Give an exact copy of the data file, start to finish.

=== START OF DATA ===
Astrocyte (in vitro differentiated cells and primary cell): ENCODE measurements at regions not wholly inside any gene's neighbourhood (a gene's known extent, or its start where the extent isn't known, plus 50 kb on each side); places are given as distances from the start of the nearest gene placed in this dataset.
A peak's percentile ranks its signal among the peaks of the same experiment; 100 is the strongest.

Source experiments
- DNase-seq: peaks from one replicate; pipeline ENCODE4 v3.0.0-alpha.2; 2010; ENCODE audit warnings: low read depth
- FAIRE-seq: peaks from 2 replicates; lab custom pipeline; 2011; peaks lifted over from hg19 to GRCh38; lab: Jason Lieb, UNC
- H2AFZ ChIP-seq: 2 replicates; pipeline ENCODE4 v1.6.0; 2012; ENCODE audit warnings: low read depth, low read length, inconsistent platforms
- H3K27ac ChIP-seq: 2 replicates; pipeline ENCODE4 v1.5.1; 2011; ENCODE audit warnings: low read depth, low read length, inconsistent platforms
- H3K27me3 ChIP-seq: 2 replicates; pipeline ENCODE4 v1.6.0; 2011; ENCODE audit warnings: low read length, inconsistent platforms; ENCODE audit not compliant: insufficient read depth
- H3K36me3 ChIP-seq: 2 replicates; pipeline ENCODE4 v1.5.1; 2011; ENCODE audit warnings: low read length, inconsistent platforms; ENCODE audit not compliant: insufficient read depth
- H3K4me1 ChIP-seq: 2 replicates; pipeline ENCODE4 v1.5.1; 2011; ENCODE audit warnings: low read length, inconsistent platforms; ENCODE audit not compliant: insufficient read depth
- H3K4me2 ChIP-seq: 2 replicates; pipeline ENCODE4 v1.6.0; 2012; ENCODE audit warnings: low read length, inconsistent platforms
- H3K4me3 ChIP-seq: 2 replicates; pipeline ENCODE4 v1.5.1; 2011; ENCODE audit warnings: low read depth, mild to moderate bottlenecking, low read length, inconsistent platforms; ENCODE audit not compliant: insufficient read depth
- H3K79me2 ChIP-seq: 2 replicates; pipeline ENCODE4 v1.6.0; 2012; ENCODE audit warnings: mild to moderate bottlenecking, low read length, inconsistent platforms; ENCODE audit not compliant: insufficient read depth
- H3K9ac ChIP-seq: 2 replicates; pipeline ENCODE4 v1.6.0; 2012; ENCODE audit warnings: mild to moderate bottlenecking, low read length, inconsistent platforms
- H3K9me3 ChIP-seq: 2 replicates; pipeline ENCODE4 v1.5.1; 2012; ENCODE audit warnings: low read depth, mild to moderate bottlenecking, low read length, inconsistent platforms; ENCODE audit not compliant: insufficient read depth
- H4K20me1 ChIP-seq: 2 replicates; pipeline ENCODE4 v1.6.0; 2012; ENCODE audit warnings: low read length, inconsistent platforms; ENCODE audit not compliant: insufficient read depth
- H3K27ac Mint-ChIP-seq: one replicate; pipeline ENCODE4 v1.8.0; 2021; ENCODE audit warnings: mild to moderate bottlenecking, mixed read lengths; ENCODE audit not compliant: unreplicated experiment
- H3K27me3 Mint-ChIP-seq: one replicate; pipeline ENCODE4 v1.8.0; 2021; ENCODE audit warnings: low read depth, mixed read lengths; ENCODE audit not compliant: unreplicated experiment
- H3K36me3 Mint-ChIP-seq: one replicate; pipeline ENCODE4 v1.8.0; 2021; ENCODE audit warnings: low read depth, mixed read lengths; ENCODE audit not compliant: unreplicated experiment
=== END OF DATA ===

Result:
Astrocyte (in vitro differentiated cells and primary cell): ENCODE measurements at regions not wholly inside any gene's neighbourhood (a gene's known extent, or its start where the extent isn't known, plus 50 kb on each side); places are given as distances from the start of the nearest gene placed in this dataset.
A peak's percentile ranks its signal among the peaks of the same experiment; 100 is the strongest.

Source experiments
- DNase-seq: peaks from one replicate; pipeline ENCODE4 v3.0.0-alpha.2; 2010; ENCODE audit warnings: low read depth
- FAIRE-seq: peaks from 2 replicates; lab custom pipeline; 2011; peaks lifted over from hg19 to GRCh38; lab: Jason Lieb, UNC
- H2AFZ ChIP-seq: 2 replicates; pipeline ENCODE4 v1.6.0; 2012; ENCODE audit warnings: low read depth, low read length, inconsistent platforms
- H3K27ac ChIP-seq: 2 replicates; pipeline ENCODE4 v1.5.1; 2011; ENCODE audit warnings: low read depth, low read length, inconsistent platforms
- H3K27me3 ChIP-seq: 2 replicates; pipeline ENCODE4 v1.6.0; 2011; ENCODE audit warnings: low read length, inconsistent platforms; ENCODE audit not compliant: insufficient read depth
- H3K36me3 ChIP-seq: 2 replicates; pipeline ENCODE4 v1.5.1; 2011; ENCODE audit warnings: low read length, inconsistent platforms; ENCODE audit not compliant: insufficient read depth
- H3K4me1 ChIP-seq: 2 replicates; pipeline ENCODE4 v1.5.1; 2011; ENCODE audit warnings: low read length, inconsistent platforms; ENCODE audit not compliant: insufficient read depth
- H3K4me2 ChIP-seq: 2 replicates; pipeline ENCODE4 v1.6.0; 2012; ENCODE audit warnings: low read length, inconsistent platforms
- H3K4me3 ChIP-seq: 2 replicates; pipeline ENCODE4 v1.5.1; 2011; ENCODE audit warnings: low read depth, mild to moderate bottlenecking, low read length, inconsistent platforms; ENCODE audit not compliant: insufficient read depth
- H3K79me2 ChIP-seq: 2 replicates; pipeline ENCODE4 v1.6.0; 2012; ENCODE audit warnings: mild to moderate bottlenecking, low read length, inconsistent platforms; ENCODE audit not compliant: insufficient read depth
- H3K9ac ChIP-seq: 2 replicates; pipeline ENCODE4 v1.6.0; 2012; ENCODE audit warnings: mild to moderate bottlenecking, low read length, inconsistent platforms
- H3K9me3 ChIP-seq: 2 replicates; pipeline ENCODE4 v1.5.1; 2012; ENCODE audit warnings: low read depth, mild to moderate bottlenecking, low read length, inconsistent platforms; ENCODE audit not compliant: insufficient read depth
- H4K20me1 ChIP-seq: 2 replicates; pipeline ENCODE4 v1.6.0; 2012; ENCODE audit warnings: low read length, inconsistent platforms; ENCODE audit not compliant: insufficient read depth
- H3K27ac Mint-ChIP-seq: one replicate; pipeline ENCODE4 v1.8.0; 2021; ENCODE audit warnings: mild to moderate bottlenecking, mixed read lengths; ENCODE audit not compliant: unreplicated experiment
- H3K27me3 Mint-ChIP-seq: one replicate; pipeline ENCODE4 v1.8.0; 2021; ENCODE audit warnings: low read depth, mixed read lengths; ENCODE audit not compliant: unreplicated experiment
- H3K36me3 Mint-ChIP-seq: one replicate; pipeline ENCODE4 v1.8.0; 2021; ENCODE audit warnings: low read depth, mixed read lengths; ENCODE audit not compliant: unreplicated experiment